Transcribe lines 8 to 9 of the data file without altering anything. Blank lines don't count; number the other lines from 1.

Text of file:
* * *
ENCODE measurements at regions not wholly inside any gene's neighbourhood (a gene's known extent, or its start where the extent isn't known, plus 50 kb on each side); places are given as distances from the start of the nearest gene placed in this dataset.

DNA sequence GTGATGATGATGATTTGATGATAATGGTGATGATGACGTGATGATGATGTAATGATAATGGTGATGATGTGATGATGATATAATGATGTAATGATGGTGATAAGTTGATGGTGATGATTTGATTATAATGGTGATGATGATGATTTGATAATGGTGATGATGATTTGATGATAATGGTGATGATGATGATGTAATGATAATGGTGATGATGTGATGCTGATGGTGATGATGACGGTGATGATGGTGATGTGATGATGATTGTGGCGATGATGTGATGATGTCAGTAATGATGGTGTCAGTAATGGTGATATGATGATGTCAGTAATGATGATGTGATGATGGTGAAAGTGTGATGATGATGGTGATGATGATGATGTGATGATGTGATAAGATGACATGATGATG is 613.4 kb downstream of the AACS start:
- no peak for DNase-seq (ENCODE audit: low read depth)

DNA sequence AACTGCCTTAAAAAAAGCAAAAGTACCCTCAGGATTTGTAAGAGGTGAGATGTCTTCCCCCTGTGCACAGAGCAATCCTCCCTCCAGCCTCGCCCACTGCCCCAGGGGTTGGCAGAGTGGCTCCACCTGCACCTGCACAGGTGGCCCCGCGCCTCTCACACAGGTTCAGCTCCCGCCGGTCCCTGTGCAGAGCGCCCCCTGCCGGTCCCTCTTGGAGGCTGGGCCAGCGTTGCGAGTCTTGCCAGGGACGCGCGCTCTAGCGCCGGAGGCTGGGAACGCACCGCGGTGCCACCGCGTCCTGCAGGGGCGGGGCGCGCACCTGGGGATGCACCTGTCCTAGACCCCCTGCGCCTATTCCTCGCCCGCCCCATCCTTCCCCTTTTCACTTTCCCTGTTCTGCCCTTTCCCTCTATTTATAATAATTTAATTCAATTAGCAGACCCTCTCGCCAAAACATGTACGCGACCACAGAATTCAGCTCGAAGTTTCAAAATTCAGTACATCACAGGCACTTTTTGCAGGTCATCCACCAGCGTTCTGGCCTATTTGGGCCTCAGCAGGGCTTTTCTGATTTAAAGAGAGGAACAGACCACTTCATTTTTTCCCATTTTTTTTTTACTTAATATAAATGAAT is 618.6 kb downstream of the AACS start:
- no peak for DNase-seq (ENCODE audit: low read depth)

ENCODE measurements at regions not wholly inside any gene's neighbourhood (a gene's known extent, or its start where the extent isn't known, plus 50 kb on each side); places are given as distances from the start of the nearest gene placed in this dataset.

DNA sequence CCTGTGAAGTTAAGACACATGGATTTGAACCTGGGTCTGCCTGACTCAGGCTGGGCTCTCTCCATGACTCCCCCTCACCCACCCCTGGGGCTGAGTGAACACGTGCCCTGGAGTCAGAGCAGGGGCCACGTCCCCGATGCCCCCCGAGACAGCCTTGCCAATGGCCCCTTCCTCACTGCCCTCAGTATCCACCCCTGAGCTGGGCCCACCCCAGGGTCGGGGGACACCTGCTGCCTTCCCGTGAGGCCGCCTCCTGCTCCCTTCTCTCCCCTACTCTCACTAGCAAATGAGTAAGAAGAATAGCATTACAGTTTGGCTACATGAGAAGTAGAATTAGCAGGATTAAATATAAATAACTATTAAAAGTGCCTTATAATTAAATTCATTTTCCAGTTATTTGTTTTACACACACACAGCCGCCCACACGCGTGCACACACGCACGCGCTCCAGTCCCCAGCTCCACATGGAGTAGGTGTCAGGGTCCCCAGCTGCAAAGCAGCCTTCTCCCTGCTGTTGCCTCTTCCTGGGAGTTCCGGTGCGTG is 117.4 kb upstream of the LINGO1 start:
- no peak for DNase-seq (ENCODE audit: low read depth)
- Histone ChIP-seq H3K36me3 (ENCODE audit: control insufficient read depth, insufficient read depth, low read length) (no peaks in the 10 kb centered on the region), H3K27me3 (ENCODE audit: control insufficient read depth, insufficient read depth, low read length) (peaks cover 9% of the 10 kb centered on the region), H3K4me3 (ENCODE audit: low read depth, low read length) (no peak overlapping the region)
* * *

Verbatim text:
- no peak for DNase-seq (ENCODE audit: low read depth)
- Histone ChIP-seq H3K36me3 (ENCODE audit: control insufficient read depth, insufficient read depth, low read length) (no peaks in the 10 kb centered on the region), H3K27me3 (ENCODE audit: control insufficient read depth, insufficient read depth, low read length) (peaks cover 9% of the 10 kb centered on the region), H3K4me3 (ENCODE audit: low read depth, low read length) (no peak overlapping the region)